13 (25) of June, Geiman's troops, numbering 17,5 thousand people with 64 guns (12 thousand infantry and 5,5 thousand cavalry), attacked Zivinsky positions. The plan of the operation was simple: the infantry went into a frontal attack, bypassing the right flank of the Turkish army was sent cavalry. The success of the raid depended on the ability to quickly go through the only mountain road and go out on level ground, to the rear of the enemy. But the road was not previously reconnoitered. And it was dug up by ravines and difficult for cavalry and artillery. Guns and charging boxes often had to be carried on hand. Artillery-ridden cavalry reached the goal only for 18.00. But in the rear of the Zivinsky positions there were very high steps, and therefore the attempt to drag them into artillery ended in failure. Cossacks and dragoons dismounted, climbed the mountains and tied up with a long firefight with the Turkish infantry. In the evening, the head of the column, Major General Chavchavadze, was informed that the “masses” of the Turkish troops appeared from Kepreekei. Fearing to be between two fires, Chavchavadze decided to start the withdrawal. As a result, a workaround did not lead to success.
No better things were at the front. Russian artillery was superior to Turkish, but because of the very rugged terrain, it was not possible to follow the attacking orders of infantry, and the fire at long distances was ineffective. Russian soldiers bravely went to enemy positions, scrambling hard on steep slopes. By 17 hours were taken the advanced positions of the Turkish army. It remains to take the main battle line of the enemy with two batteries in the center and two on the right flank. Due to the difficult terrain conditions, the assault columns were isolated from each other. The troops of the right flank and center encountered impassable gorges and were forced to stop the movement. They were exhausted from heat and thirst, fell from exhaustion, but the battle continued. Our troops suffered unjustified losses from the enemy’s strong gun and artillery fire. As a result, the Turkish army retained its position.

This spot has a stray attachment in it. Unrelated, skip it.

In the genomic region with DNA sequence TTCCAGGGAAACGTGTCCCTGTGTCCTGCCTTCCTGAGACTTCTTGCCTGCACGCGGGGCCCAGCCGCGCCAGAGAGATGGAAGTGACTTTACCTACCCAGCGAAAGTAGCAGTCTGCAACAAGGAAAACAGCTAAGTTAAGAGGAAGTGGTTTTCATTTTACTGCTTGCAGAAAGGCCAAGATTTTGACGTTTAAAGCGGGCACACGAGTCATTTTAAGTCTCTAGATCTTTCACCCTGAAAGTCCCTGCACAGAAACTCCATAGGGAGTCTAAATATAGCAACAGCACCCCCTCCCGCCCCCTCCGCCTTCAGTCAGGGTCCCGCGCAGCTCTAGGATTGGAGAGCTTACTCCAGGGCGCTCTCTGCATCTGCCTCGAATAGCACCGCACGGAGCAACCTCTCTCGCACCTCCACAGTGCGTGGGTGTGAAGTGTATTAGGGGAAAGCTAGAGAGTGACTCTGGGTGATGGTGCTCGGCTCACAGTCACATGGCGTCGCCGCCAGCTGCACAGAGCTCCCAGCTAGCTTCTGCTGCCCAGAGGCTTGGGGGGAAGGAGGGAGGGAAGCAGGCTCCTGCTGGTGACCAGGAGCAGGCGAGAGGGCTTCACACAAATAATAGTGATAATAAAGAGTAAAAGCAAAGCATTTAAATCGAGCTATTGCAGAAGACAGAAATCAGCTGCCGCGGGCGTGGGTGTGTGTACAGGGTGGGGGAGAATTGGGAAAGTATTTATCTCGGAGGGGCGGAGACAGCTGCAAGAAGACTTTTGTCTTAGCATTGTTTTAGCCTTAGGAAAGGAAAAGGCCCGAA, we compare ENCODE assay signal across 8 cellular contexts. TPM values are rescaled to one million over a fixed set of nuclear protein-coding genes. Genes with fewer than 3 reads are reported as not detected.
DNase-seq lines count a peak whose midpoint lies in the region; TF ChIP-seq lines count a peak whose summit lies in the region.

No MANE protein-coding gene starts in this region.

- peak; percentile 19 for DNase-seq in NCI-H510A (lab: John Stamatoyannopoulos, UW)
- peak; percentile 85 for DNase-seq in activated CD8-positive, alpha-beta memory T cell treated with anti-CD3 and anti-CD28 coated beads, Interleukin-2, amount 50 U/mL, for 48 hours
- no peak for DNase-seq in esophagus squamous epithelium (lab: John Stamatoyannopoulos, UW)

Loris-Melikov, having received news of the approach of Mukhatra Pasha's troops to Zivin, decided to abandon the continuation of the battle and withdraw the troops back to Kars. Although there was an alternative: to reconnoiter the approaches to the Turkish positions, to bring fresh reserves into battle in the morning and to attack the enemy again. In this case, the historian of the Russian-Turkish war N. Belyaev notes, "there were chances for success, since the Turkish troops were physically and morally exhausted by more Russians, and the Turkish reserves were spent." Also, the Russian army could attack the main forces of Mukhtar Pasha. However, Loris-Melikov, confused by failure, decided to withdraw his troops back.
Thus, the Russian offensive did not receive any success. The losses of the Geiman detachment reached 900 people. Turkish losses ranged, according to various sources, from 650 to 1300 people. Despite the serious losses and extreme fatigue of the troops, the withdrawal was orderly. The Russian troops, wrote the military correspondent A. N. Maslov, "did not leave a single trophy and not a single prisoner in the hands of the enemy."
Arriving at Kars 5 in July, Loris-Melikov decided to lift the siege from Kars and retreat directly to the Russian border. The Russian army was to go there to the defense in anticipation of reinforcements from the depths of Russia. The commander immediately asked for reinforcements. July 9 main forces of the Russian corps left from Kars. Mukhtar Pasha, surprised by the departure of the Russian troops from Zivin, and fearing a trap, moved with great caution to the Russian troops. On July 7, Turkish troops reached the approaches to Kars and on July 9, the Turks could observe how the Russians were leaving.
The failure of the attack on the Zivinsky positions and the retreat from Kars made a painful impression in Russia - this was the first major failure of the Russian army in both theaters of operations.
The first offensive stage of the war in the Caucasian theater of operations from April 24 to July 10 1877. Source: N. I. Belyaev. Russian-Turkish war 1877-1878
To be continued ...